configure.ac:174: error: Unexpanded AX_ macro found. Please install GNU autoconf-archive.
configure.ac:179: error: possibly undefined macro: AC_LANG_PUSH
configure.ac:181: error: possibly undefined macro: AC_LANG_POP
configure.ac:188: error: Unexpanded AX_ macro found. Please install GNU autoconf-archive.
autoreconf: /usr/bin/autoconf failed with exit status: 1

Whatever, this is “traditional” that you can’t actually use autohell without adding more autohell from somewhere else, but ok, bend the knee, install autoconf-archive and continue….

karlp@nanopiduo2:~/src/libgpiod$ ./autogen.sh 
autoreconf: Entering directory `.'
autoreconf: configure.ac: not using Gettext
autoreconf: running: aclocal --force -I m4
aclocal: warning: couldn't open directory 'm4': No such file or directory
autoreconf: configure.ac: tracing
autoreconf: configure.ac: not using Libtool
autoreconf: running: /usr/bin/autoconf --force
configure.ac:92: error: possibly undefined macro: AC_CHECK_HEADERS
      If this token and others are legitimate, please use m4_pattern_allow.
      See the Autoconf documentation.
configure.ac:172: error: possibly undefined macro: AC_LIBTOOL_CXX
configure.ac:179: error: possibly undefined macro: AC_LANG_PUSH
configure.ac:181: error: possibly undefined macro: AC_LANG_POP
autoreconf: /usr/bin/autoconf failed with exit status: 1

wat? really? that’s it? Thanks for nothing. Google and the accumulated wisdom of years of hate suggest that, as this is a “new” machine, I might not have installed pkg-config. (Given that the whole thing with autohell is finding things, you might think it could give you a better error?) ok, Install that, try again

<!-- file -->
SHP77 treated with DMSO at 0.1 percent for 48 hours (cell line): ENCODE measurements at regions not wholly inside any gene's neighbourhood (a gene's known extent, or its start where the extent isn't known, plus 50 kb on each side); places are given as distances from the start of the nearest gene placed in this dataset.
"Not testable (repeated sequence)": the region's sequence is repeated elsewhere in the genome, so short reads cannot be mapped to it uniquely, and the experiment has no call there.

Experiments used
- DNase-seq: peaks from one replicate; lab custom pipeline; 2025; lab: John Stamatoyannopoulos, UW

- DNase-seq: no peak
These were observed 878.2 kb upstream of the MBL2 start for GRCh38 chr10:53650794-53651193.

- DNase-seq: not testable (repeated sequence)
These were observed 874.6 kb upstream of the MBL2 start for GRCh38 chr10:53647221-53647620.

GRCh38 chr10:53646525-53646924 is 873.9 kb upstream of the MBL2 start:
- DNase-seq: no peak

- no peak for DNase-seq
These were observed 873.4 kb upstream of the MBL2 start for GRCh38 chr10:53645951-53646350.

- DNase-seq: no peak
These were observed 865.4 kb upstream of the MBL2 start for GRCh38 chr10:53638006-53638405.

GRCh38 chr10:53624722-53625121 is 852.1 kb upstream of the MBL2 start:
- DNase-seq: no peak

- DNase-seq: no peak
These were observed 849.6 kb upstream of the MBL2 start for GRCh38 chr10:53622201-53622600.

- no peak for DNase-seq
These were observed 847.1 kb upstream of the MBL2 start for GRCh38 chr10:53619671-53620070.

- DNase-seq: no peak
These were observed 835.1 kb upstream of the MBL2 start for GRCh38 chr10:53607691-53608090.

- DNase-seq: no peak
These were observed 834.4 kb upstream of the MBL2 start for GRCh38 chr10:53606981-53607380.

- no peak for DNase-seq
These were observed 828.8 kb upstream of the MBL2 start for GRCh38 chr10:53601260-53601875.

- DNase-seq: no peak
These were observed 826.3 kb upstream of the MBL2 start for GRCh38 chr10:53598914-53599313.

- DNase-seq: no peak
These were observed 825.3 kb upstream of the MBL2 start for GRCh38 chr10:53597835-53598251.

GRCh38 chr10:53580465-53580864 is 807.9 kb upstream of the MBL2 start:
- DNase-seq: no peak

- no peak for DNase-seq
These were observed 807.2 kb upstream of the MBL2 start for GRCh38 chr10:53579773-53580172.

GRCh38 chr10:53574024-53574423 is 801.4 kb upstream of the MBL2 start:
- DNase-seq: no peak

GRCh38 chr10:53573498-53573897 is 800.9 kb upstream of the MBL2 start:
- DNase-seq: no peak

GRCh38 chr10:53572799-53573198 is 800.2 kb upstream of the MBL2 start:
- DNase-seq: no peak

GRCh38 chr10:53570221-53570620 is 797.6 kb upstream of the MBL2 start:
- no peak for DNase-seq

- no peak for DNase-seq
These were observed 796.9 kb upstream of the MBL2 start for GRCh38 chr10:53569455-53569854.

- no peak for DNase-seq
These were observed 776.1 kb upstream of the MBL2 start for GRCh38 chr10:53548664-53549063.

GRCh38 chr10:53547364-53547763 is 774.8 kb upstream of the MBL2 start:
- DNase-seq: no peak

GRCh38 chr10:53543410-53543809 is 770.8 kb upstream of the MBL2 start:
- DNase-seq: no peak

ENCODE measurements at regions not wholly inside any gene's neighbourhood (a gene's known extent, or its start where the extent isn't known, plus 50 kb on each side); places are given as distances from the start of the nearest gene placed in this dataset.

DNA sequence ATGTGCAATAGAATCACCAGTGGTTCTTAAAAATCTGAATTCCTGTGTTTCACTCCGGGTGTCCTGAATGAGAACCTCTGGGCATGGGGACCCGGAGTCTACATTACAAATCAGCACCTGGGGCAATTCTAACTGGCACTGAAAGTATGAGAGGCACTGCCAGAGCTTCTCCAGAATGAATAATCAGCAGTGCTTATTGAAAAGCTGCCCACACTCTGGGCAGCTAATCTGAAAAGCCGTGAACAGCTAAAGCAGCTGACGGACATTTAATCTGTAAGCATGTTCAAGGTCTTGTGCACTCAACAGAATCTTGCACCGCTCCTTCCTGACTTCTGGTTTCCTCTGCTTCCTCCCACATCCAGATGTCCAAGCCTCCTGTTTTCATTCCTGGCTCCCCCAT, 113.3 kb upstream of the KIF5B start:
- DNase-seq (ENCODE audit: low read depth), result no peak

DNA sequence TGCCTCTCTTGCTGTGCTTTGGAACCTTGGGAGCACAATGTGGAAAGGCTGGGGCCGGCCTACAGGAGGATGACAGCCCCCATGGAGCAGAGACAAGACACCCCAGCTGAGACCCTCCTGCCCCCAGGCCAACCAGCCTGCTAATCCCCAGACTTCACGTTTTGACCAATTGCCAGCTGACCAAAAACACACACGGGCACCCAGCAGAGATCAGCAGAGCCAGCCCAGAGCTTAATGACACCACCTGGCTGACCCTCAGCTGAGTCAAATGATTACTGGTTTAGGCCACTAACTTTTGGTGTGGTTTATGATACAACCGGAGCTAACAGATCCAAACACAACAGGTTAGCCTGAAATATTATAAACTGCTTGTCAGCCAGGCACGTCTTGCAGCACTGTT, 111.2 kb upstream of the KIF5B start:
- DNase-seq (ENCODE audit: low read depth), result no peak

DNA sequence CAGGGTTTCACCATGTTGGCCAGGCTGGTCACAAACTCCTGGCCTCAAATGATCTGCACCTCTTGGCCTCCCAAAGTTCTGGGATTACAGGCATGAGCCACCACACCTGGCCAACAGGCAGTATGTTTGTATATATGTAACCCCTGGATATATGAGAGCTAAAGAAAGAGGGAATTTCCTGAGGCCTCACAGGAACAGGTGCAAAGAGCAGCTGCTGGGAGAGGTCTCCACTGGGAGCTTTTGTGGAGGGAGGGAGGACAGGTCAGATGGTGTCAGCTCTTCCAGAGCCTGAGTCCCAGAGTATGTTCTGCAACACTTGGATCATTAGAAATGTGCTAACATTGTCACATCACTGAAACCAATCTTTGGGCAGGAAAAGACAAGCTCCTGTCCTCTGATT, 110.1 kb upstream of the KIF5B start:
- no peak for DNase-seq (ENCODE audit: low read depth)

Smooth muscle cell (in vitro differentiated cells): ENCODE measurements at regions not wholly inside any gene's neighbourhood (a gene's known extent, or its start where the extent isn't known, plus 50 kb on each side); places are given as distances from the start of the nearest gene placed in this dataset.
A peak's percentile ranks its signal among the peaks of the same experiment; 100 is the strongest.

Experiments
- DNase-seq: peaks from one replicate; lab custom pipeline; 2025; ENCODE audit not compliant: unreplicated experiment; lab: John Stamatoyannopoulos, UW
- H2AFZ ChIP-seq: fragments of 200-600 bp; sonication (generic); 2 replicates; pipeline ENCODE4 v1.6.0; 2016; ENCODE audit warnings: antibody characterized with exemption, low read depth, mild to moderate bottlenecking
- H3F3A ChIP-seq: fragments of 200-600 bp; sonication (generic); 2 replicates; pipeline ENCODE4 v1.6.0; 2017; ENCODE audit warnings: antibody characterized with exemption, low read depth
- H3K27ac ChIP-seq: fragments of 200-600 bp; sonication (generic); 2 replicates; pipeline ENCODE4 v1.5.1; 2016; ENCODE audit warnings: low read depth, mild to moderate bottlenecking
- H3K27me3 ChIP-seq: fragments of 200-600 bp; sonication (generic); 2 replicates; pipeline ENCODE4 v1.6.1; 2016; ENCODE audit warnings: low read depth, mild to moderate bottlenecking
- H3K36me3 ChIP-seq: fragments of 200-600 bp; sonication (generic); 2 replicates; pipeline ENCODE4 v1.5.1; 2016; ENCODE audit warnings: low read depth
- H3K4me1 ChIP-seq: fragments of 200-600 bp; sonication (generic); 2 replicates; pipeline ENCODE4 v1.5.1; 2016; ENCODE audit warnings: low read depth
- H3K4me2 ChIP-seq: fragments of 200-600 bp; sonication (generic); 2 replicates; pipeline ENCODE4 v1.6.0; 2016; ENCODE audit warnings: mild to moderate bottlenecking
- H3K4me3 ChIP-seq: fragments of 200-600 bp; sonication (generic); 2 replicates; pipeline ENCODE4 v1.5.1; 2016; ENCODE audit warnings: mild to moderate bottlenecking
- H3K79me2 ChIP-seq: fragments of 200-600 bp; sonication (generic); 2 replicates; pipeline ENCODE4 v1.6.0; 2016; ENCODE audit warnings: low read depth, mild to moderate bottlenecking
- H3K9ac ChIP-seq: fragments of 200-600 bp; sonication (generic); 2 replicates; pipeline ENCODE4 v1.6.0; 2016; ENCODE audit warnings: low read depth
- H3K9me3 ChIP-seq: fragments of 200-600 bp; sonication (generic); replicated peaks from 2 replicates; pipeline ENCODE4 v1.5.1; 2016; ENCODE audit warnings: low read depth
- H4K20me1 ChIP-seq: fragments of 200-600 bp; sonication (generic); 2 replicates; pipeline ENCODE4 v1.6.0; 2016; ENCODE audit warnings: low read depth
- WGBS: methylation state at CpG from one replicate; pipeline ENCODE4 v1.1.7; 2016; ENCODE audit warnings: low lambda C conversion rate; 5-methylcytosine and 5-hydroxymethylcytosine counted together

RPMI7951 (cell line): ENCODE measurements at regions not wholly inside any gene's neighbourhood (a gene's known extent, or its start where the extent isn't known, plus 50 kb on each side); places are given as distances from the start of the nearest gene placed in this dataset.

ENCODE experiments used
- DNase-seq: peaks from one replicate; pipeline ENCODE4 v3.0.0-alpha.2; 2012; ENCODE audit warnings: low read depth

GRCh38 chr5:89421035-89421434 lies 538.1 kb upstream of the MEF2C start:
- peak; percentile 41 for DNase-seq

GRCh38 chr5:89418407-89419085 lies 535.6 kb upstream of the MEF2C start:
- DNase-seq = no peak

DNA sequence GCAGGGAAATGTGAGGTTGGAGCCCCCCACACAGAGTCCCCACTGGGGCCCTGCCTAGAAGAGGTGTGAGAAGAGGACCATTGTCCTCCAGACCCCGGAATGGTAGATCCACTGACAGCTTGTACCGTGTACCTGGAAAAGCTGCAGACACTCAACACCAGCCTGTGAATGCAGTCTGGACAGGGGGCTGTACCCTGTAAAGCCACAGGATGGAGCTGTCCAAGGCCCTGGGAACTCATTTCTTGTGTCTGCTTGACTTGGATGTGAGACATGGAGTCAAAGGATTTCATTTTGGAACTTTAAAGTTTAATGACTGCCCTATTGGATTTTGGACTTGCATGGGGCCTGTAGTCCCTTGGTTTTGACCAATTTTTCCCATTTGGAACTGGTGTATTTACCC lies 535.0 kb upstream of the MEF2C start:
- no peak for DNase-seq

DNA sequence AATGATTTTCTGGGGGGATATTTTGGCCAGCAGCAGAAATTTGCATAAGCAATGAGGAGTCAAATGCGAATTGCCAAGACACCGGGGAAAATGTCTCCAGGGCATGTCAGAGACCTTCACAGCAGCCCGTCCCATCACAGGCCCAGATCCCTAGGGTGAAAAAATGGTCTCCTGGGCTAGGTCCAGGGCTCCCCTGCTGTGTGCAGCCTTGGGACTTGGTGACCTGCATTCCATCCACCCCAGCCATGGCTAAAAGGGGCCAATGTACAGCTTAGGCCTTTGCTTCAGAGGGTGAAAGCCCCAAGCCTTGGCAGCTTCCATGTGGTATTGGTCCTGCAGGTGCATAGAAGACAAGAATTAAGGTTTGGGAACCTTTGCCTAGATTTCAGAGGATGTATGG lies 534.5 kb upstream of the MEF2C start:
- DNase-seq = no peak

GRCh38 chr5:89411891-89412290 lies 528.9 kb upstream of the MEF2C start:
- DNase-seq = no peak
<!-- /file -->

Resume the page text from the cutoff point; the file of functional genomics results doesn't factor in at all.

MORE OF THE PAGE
karlp@nanopiduo2:~/src/libgpiod$ ./autogen.sh 
autoreconf: Entering directory `.'
autoreconf: configure.ac: not using Gettext
autoreconf: running: aclocal --force -I m4
aclocal: warning: couldn't open directory 'm4': No such file or directory
autoreconf: configure.ac: tracing
autoreconf: configure.ac: not using Libtool
autoreconf: running: /usr/bin/autoconf --force
configure.ac:172: error: possibly undefined macro: AC_LIBTOOL_CXX
      If this token and others are legitimate, please use m4_pattern_allow.
      See the Autoconf documentation.
autoreconf: /usr/bin/autoconf failed with exit status: 1

Progress, but… still not there. Still absolutely atrociously useless error messages. Now, I’ve read the README, it says to install autoconf-archive, and that’s about it. I have python3-dev and libstdc++-9-dev I’m not sure what else now…

Oh right. libtool, another gross piece of historic nonsense, that mostly just gets in the way, and leaves pretend files around the place.

Now autogen will ~finish, and run configure, happily checking whether I’m running on a 30 year old unpatched sparc solaris, so it applies the right workarounds, but don’t worry…

configure: error: "libgpiod needs linux headers version >= v5.10.0"

I mean, I’m super glad we included all that “portable” autohell bullshit when we’re explicitly tied to linux anyway. And not just any linux. At the time of writing, 5.10.0 was three days old.

At this point, there are now _other_ problems that autotools, but this is just another example of why you should NEVER be using autotools in 2020.

Jenkins agent systemd unit file

So, you try to setup an agent, and instead of getting a nice package or anything, you get told, “run this long java command line app” …. wat. Here’s a (very) basic system unit file to run your agent. You can copy the command lines from what jenkins provides itself.

$ cat /etc/systemd/system/jenkins-agent.service 
Description=My radical Jenkins agent

ExecStart=/usr/bin/java -jar /var/opt/jenkins-agent/agent.jar -jnlpUrl https://radical.example.org/computer/blah/slave-agent.jnlp -secret @/var/opt/jenkins-agent/my.jenkins.secret-file -workDir /var/opt/jenkins-agent


(And remember, JDK8 for your agent, until https://issues.jenkins-ci.org/browse/JENKINS-63313 is fixed)

Then, just systemctl enable jenkins-agent and systemctl start jenkins-agent.